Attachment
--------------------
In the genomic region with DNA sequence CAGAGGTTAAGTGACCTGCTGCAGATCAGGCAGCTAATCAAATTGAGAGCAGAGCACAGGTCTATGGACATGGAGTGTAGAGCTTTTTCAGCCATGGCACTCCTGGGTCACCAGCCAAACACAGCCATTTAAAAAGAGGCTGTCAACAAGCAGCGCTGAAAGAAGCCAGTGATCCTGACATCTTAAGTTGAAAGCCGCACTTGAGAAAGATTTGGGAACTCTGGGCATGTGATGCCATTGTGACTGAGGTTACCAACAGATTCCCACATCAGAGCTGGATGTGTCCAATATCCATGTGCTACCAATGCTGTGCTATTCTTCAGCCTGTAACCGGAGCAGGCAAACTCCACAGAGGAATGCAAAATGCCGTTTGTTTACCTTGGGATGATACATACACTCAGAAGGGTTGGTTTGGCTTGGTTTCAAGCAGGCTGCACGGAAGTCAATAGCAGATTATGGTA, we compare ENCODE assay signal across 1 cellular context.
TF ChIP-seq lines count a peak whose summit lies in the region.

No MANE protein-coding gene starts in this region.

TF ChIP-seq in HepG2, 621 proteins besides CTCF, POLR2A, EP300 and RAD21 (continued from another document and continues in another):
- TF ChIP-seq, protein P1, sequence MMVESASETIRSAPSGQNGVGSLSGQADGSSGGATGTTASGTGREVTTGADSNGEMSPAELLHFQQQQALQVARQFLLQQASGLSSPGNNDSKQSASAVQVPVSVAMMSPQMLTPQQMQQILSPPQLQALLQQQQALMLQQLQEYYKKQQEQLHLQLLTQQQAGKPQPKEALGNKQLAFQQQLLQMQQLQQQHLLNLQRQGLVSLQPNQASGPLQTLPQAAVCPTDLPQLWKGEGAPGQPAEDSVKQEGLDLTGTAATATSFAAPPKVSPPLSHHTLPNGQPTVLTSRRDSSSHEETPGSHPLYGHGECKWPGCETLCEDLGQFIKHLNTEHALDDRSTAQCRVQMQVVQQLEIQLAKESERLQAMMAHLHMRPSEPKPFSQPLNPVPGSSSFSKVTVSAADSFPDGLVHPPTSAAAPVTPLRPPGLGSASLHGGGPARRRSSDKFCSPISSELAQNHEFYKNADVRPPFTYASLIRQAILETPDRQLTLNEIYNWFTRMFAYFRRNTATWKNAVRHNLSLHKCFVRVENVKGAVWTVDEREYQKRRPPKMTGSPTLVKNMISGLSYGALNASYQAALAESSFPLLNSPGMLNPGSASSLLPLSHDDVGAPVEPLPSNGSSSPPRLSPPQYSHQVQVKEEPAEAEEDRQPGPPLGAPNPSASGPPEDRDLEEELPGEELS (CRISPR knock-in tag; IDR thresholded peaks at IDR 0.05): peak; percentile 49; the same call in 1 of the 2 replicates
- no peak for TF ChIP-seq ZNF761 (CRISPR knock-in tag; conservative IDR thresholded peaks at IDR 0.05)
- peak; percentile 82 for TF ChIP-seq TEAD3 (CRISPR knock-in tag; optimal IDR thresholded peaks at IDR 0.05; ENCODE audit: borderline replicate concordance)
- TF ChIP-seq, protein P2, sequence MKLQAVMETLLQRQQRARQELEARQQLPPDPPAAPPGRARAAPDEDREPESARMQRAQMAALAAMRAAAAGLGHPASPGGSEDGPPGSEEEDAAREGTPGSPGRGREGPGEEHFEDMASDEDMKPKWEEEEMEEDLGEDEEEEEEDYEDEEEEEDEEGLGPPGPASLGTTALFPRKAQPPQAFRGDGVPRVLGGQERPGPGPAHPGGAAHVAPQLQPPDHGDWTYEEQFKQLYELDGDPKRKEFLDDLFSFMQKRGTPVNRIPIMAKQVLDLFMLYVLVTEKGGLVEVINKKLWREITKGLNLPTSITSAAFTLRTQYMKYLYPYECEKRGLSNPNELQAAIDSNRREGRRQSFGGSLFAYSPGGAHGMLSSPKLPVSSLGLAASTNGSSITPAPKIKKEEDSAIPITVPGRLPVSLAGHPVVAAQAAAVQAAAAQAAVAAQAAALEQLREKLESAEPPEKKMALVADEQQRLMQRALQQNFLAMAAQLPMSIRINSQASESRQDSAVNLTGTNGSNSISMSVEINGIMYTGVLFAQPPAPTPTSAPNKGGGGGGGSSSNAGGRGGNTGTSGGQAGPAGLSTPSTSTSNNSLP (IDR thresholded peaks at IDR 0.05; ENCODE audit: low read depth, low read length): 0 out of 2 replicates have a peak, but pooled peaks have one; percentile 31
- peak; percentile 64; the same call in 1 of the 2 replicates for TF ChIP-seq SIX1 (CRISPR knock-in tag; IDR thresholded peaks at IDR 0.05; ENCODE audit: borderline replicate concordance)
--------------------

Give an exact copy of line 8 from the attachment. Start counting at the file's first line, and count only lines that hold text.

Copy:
- TF ChIP-seq, protein P2, sequence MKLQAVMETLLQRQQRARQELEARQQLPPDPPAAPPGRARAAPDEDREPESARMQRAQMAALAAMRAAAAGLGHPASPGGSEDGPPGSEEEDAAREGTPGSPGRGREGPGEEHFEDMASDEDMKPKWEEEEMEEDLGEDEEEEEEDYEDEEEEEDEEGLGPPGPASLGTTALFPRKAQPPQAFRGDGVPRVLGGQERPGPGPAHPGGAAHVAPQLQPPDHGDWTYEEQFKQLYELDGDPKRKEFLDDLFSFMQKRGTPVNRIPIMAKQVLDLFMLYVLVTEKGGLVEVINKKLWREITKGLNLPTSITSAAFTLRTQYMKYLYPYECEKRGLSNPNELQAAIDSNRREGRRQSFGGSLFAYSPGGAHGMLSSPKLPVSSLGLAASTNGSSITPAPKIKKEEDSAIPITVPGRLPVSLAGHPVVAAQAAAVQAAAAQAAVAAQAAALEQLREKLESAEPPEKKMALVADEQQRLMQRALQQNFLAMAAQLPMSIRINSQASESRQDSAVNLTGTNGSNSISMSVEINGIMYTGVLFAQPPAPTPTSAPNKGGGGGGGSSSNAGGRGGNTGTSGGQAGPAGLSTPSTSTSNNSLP (IDR thresholded peaks at IDR 0.05; ENCODE audit: low read depth, low read length): 0 out of 2 replicates have a peak, but pooled peaks have one; percentile 31